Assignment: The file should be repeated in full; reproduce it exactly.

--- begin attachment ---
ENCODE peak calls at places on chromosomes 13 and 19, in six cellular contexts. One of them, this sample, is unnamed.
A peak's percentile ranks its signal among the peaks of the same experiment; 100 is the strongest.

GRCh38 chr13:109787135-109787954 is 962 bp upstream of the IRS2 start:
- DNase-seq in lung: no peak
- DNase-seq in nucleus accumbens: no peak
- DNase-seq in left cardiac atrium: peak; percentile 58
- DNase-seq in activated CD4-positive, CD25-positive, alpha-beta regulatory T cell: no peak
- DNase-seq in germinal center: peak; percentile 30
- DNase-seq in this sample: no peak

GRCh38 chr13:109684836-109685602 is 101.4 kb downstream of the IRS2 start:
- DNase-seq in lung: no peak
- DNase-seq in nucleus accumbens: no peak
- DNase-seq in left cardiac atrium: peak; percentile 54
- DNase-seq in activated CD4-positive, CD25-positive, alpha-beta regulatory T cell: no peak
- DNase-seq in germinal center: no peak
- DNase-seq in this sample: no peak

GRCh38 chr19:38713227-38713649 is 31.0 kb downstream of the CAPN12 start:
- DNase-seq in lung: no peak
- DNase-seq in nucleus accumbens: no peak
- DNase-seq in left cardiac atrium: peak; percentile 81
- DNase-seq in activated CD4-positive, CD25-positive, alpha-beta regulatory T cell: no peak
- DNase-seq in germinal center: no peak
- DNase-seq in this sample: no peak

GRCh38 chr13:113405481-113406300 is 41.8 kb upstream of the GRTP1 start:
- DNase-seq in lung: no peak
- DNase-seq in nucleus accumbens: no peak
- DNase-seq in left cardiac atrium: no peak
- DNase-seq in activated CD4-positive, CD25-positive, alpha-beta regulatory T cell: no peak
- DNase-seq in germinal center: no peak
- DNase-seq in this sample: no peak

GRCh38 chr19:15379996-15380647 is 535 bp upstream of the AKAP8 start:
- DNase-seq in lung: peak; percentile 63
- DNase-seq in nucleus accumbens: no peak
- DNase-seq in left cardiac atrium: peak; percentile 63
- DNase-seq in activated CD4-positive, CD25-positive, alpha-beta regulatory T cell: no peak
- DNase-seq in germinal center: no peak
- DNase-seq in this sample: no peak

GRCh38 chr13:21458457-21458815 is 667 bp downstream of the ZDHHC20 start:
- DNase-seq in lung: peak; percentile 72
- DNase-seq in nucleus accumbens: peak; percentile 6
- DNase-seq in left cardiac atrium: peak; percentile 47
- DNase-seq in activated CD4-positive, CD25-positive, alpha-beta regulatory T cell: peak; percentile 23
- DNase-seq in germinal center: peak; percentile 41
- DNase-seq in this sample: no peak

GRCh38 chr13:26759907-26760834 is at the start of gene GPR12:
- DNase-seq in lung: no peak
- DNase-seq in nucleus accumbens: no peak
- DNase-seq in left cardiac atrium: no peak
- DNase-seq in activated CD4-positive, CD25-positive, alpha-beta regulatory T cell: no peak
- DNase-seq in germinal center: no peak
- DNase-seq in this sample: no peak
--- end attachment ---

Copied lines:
ENCODE peak calls at places on chromosomes 13 and 19, in six cellular contexts. One of them, this sample, is unnamed.
A peak's percentile ranks its signal among the peaks of the same experiment; 100 is the strongest.

GRCh38 chr13:109787135-109787954 is 962 bp upstream of the IRS2 start:
- DNase-seq in lung: no peak
- DNase-seq in nucleus accumbens: no peak
- DNase-seq in left cardiac atrium: peak; percentile 58
- DNase-seq in activated CD4-positive, CD25-positive, alpha-beta regulatory T cell: no peak
- DNase-seq in germinal center: peak; percentile 30
- DNase-seq in this sample: no peak

GRCh38 chr13:109684836-109685602 is 101.4 kb downstream of the IRS2 start:
- DNase-seq in lung: no peak
- DNase-seq in nucleus accumbens: no peak
- DNase-seq in left cardiac atrium: peak; percentile 54
- DNase-seq in activated CD4-positive, CD25-positive, alpha-beta regulatory T cell: no peak
- DNase-seq in germinal center: no peak
- DNase-seq in this sample: no peak

GRCh38 chr19:38713227-38713649 is 31.0 kb downstream of the CAPN12 start:
- DNase-seq in lung: no peak
- DNase-seq in nucleus accumbens: no peak
- DNase-seq in left cardiac atrium: peak; percentile 81
- DNase-seq in activated CD4-positive, CD25-positive, alpha-beta regulatory T cell: no peak
- DNase-seq in germinal center: no peak
- DNase-seq in this sample: no peak

GRCh38 chr13:113405481-113406300 is 41.8 kb upstream of the GRTP1 start:
- DNase-seq in lung: no peak
- DNase-seq in nucleus accumbens: no peak
- DNase-seq in left cardiac atrium: no peak
- DNase-seq in activated CD4-positive, CD25-positive, alpha-beta regulatory T cell: no peak
- DNase-seq in germinal center: no peak
- DNase-seq in this sample: no peak

GRCh38 chr19:15379996-15380647 is 535 bp upstream of the AKAP8 start:
- DNase-seq in lung: peak; percentile 63
- DNase-seq in nucleus accumbens: no peak
- DNase-seq in left cardiac atrium: peak; percentile 63
- DNase-seq in activated CD4-positive, CD25-positive, alpha-beta regulatory T cell: no peak
- DNase-seq in germinal center: no peak
- DNase-seq in this sample: no peak

GRCh38 chr13:21458457-21458815 is 667 bp downstream of the ZDHHC20 start:
- DNase-seq in lung: peak; percentile 72
- DNase-seq in nucleus accumbens: peak; percentile 6
- DNase-seq in left cardiac atrium: peak; percentile 47
- DNase-seq in activated CD4-positive, CD25-positive, alpha-beta regulatory T cell: peak; percentile 23
- DNase-seq in germinal center: peak; percentile 41
- DNase-seq in this sample: no peak

GRCh38 chr13:26759907-26760834 is at the start of gene GPR12:
- DNase-seq in lung: no peak
- DNase-seq in nucleus accumbens: no peak
- DNase-seq in left cardiac atrium: no peak
- DNase-seq in activated CD4-positive, CD25-positive, alpha-beta regulatory T cell: no peak
- DNase-seq in germinal center: no peak
- DNase-seq in this sample: no peak